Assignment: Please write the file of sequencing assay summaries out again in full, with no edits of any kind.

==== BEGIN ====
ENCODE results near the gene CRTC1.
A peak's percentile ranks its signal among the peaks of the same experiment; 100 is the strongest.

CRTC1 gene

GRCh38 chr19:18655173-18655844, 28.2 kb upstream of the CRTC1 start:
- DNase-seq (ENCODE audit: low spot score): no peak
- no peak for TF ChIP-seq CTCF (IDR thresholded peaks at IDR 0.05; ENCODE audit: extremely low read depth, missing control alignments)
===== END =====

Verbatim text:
ENCODE results near the gene CRTC1.
A peak's percentile ranks its signal among the peaks of the same experiment; 100 is the strongest.

CRTC1 gene

GRCh38 chr19:18655173-18655844, 28.2 kb upstream of the CRTC1 start:
- DNase-seq (ENCODE audit: low spot score): no peak
- no peak for TF ChIP-seq CTCF (IDR thresholded peaks at IDR 0.05; ENCODE audit: extremely low read depth, missing control alignments)